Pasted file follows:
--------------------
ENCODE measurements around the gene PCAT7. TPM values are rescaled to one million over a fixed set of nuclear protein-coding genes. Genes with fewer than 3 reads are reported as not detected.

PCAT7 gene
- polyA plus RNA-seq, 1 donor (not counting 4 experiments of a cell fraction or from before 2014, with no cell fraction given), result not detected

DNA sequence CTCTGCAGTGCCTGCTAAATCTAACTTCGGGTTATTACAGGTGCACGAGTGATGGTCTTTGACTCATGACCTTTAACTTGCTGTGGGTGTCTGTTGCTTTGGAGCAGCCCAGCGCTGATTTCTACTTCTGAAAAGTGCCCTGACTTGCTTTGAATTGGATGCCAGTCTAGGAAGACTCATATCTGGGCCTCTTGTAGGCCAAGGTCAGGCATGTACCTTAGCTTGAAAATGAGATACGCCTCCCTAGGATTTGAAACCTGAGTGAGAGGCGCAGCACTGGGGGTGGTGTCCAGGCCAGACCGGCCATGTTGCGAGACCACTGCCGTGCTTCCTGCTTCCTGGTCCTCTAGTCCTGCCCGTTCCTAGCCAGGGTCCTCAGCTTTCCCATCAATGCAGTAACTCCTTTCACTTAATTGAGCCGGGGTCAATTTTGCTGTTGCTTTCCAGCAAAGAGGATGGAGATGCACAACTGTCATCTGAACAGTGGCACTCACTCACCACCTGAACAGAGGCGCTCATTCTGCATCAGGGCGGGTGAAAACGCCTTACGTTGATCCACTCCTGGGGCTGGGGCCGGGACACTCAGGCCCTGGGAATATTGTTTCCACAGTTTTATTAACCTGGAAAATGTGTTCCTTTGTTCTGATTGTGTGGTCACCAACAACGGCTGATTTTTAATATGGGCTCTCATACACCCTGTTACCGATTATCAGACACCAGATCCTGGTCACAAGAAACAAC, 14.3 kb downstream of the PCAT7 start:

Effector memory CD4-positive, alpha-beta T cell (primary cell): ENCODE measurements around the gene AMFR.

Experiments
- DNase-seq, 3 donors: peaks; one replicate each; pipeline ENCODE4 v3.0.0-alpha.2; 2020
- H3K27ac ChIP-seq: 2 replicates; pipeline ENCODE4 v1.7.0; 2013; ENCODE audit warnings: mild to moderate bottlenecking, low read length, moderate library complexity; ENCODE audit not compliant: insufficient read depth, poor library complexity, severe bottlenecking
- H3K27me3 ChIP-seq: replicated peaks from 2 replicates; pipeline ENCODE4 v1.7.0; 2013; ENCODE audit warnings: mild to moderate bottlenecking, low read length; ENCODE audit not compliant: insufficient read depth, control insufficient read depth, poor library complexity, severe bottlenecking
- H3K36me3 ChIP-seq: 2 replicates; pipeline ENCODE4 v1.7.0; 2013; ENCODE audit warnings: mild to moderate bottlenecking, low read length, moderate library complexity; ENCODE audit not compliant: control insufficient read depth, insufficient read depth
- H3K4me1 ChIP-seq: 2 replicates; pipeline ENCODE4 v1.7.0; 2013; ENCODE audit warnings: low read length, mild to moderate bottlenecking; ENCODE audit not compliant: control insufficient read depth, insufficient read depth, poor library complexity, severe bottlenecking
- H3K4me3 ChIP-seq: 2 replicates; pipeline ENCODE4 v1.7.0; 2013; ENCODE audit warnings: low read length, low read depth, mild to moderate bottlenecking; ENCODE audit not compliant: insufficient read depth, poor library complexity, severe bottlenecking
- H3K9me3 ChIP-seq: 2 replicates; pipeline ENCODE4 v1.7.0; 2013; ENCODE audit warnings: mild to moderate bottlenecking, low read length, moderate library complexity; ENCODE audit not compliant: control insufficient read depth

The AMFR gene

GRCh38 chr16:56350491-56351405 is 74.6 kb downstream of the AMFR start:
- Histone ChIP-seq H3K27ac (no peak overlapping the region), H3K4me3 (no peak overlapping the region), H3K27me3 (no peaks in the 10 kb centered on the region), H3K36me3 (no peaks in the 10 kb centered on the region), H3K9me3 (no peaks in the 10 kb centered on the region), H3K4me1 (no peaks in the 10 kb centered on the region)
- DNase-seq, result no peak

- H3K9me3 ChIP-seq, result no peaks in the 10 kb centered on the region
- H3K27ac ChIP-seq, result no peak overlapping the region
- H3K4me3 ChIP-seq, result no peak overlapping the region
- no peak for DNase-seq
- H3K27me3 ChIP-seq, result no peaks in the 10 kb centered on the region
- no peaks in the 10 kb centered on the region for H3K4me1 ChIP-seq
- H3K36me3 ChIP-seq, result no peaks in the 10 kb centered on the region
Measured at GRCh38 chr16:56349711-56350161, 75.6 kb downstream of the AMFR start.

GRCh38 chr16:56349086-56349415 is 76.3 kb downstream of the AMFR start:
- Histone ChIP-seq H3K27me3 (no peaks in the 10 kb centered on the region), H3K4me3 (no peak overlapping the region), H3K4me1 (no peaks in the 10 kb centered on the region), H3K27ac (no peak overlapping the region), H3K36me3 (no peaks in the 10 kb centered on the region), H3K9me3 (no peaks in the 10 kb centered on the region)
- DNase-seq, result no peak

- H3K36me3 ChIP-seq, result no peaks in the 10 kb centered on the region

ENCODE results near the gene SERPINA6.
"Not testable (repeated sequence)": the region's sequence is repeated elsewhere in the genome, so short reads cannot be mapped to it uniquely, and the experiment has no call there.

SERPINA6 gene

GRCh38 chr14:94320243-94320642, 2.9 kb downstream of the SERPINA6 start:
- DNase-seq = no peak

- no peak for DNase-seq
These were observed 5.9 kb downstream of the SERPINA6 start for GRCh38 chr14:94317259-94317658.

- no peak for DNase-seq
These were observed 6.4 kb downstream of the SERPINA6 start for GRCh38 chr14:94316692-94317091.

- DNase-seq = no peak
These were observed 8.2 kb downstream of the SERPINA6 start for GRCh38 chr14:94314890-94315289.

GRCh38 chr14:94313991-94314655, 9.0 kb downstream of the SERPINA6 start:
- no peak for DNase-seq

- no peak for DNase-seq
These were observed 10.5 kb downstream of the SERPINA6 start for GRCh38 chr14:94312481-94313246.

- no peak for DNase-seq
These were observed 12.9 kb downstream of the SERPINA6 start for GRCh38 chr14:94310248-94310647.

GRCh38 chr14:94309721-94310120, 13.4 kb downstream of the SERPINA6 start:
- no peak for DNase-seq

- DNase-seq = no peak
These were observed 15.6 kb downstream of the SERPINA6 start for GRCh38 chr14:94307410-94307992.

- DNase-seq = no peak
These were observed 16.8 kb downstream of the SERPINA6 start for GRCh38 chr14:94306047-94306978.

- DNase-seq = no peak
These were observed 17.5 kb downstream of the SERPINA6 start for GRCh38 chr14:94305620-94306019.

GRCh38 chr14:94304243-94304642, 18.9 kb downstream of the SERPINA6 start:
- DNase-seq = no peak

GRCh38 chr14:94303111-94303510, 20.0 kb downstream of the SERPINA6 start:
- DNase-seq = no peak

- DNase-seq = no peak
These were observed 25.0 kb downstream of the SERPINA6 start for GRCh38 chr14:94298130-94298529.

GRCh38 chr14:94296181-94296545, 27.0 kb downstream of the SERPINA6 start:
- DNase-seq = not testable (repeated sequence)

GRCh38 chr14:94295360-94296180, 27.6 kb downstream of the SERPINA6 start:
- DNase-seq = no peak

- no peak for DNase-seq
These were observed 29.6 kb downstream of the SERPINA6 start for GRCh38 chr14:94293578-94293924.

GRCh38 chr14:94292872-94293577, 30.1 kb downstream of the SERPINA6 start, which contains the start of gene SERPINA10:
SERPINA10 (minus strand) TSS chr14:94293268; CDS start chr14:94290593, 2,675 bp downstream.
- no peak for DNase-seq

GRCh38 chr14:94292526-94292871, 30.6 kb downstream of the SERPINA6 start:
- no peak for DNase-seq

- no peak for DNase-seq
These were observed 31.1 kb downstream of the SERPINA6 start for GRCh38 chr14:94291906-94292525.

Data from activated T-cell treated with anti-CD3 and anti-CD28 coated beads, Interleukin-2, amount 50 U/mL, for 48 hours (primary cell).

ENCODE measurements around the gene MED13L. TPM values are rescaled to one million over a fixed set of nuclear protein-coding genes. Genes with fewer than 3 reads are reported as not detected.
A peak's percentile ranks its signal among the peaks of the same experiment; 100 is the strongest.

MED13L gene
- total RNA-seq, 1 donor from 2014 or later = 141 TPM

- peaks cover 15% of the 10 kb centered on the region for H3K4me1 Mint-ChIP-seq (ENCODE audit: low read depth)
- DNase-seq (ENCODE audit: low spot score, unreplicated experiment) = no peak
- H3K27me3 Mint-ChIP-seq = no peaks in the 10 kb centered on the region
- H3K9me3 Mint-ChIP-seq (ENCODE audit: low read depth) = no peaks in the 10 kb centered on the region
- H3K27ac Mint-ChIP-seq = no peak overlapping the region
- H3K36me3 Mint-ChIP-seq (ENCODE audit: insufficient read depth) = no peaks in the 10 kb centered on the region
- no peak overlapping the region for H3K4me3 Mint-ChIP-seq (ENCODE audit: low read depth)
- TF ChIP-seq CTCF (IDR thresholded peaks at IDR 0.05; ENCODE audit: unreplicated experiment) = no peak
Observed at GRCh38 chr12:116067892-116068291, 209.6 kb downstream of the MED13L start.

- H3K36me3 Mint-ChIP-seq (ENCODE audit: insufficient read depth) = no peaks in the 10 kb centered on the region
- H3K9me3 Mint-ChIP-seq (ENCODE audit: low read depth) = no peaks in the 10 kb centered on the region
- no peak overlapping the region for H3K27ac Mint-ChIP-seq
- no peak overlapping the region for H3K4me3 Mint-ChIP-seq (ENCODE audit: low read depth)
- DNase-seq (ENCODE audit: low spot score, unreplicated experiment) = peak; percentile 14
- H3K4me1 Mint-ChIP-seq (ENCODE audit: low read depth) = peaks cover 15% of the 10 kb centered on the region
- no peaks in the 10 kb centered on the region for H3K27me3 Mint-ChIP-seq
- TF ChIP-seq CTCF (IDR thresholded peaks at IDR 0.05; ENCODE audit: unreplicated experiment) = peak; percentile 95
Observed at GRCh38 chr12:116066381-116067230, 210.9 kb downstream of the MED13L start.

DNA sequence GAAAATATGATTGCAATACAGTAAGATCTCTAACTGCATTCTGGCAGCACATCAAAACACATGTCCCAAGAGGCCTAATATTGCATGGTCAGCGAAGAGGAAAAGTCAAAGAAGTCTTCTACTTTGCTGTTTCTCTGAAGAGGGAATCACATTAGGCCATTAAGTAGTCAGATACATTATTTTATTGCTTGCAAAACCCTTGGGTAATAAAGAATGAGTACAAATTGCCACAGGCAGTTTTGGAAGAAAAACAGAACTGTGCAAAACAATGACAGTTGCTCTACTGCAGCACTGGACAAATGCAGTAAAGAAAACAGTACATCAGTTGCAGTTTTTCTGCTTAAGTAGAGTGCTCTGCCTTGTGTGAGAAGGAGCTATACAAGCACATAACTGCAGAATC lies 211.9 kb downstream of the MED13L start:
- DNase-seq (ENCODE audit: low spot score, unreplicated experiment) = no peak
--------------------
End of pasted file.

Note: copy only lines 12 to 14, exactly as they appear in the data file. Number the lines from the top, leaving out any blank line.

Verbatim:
- H3K4me3 ChIP-seq: 2 replicates; pipeline ENCODE4 v1.7.0; 2013; ENCODE audit warnings: low read length, low read depth, mild to moderate bottlenecking; ENCODE audit not compliant: insufficient read depth, poor library complexity, severe bottlenecking
- H3K9me3 ChIP-seq: 2 replicates; pipeline ENCODE4 v1.7.0; 2013; ENCODE audit warnings: mild to moderate bottlenecking, low read length, moderate library complexity; ENCODE audit not compliant: control insufficient read depth

The AMFR gene